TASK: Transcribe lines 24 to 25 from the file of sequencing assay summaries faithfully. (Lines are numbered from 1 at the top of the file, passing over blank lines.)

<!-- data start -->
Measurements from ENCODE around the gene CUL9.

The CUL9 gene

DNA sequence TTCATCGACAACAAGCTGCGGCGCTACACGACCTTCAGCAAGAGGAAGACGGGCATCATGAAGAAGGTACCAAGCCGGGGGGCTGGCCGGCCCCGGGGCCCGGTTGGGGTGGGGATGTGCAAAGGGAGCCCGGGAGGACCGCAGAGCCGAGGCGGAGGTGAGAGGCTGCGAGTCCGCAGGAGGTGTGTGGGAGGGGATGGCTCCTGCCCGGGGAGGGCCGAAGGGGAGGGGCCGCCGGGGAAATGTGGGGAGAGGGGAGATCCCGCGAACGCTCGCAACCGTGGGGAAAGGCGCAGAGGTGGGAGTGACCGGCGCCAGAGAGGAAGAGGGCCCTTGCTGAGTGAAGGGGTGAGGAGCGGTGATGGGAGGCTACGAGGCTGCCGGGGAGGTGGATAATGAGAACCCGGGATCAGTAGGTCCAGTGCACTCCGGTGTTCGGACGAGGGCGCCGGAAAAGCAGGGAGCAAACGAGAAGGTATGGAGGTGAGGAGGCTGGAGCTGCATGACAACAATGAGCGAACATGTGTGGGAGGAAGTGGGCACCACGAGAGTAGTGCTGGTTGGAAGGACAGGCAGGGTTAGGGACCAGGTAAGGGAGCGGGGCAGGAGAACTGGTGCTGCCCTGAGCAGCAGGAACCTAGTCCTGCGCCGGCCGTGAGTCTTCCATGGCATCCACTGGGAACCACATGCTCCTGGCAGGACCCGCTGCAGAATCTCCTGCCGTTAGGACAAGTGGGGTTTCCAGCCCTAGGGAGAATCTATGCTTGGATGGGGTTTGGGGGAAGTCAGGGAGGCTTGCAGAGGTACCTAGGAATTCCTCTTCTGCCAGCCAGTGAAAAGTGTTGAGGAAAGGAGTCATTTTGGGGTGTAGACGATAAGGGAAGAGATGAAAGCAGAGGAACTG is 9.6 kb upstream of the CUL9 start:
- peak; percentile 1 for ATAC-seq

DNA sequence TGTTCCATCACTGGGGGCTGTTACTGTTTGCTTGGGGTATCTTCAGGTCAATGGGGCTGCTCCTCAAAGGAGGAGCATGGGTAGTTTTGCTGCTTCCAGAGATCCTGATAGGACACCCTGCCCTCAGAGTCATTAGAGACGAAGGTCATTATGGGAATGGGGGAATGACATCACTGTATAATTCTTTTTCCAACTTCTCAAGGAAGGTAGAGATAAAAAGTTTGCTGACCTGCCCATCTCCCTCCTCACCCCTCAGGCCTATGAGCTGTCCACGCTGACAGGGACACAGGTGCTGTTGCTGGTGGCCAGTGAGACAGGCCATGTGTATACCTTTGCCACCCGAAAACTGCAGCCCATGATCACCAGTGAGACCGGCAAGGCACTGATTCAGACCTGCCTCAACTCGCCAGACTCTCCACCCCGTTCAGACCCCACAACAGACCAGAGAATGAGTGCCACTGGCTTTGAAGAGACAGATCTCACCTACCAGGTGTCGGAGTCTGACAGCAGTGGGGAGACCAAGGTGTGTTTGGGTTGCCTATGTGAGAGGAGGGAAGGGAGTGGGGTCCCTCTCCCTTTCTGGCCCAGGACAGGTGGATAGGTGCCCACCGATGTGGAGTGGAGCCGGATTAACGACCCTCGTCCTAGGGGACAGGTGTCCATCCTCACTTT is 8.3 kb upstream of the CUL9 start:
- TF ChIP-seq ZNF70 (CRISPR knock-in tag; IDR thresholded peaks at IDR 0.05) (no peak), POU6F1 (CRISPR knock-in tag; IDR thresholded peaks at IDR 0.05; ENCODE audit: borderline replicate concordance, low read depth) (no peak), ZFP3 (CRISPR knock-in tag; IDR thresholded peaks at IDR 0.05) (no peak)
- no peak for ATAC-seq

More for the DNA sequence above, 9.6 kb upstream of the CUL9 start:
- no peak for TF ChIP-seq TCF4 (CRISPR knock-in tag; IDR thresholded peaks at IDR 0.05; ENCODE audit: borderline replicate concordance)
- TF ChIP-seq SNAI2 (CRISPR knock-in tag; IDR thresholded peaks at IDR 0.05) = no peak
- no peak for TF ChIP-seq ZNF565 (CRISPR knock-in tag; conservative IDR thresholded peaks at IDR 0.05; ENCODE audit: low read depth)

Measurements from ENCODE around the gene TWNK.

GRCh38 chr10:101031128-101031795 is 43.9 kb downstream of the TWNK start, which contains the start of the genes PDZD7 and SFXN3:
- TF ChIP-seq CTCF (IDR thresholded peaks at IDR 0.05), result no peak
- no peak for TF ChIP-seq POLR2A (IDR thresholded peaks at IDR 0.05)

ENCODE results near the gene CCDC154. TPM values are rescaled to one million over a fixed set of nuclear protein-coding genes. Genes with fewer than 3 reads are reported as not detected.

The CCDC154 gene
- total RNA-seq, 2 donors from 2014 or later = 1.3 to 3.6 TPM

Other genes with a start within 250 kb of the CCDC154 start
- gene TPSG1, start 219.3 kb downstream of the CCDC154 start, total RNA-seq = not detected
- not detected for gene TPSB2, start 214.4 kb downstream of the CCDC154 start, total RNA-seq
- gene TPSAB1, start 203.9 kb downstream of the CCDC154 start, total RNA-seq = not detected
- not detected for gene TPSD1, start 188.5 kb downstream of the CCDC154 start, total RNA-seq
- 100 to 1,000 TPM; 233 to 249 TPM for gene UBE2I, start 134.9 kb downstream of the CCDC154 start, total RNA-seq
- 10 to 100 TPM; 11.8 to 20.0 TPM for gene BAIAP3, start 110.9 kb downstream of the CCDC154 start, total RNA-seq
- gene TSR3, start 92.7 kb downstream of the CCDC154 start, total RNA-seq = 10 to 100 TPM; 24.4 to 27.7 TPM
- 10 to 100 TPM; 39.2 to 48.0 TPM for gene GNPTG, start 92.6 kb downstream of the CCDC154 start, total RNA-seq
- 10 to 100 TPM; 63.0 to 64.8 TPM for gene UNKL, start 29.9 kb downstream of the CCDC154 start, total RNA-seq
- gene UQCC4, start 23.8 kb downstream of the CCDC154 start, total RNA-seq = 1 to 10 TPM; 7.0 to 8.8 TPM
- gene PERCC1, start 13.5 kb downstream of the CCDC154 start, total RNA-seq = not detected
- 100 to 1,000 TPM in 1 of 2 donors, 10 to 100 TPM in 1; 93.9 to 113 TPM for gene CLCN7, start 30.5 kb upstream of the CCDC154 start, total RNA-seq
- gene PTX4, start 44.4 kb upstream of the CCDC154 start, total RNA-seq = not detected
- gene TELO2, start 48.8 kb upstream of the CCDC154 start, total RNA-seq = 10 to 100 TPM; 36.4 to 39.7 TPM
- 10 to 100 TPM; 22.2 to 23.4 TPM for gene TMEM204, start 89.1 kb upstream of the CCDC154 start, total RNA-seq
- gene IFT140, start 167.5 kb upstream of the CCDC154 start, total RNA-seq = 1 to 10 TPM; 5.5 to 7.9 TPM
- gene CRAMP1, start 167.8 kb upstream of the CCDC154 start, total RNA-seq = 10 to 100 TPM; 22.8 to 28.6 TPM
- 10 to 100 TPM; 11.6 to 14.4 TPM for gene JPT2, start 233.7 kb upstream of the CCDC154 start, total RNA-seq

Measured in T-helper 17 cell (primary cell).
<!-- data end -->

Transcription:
- 100 to 1,000 TPM; 233 to 249 TPM for gene UBE2I, start 134.9 kb downstream of the CCDC154 start, total RNA-seq
- 10 to 100 TPM; 11.8 to 20.0 TPM for gene BAIAP3, start 110.9 kb downstream of the CCDC154 start, total RNA-seq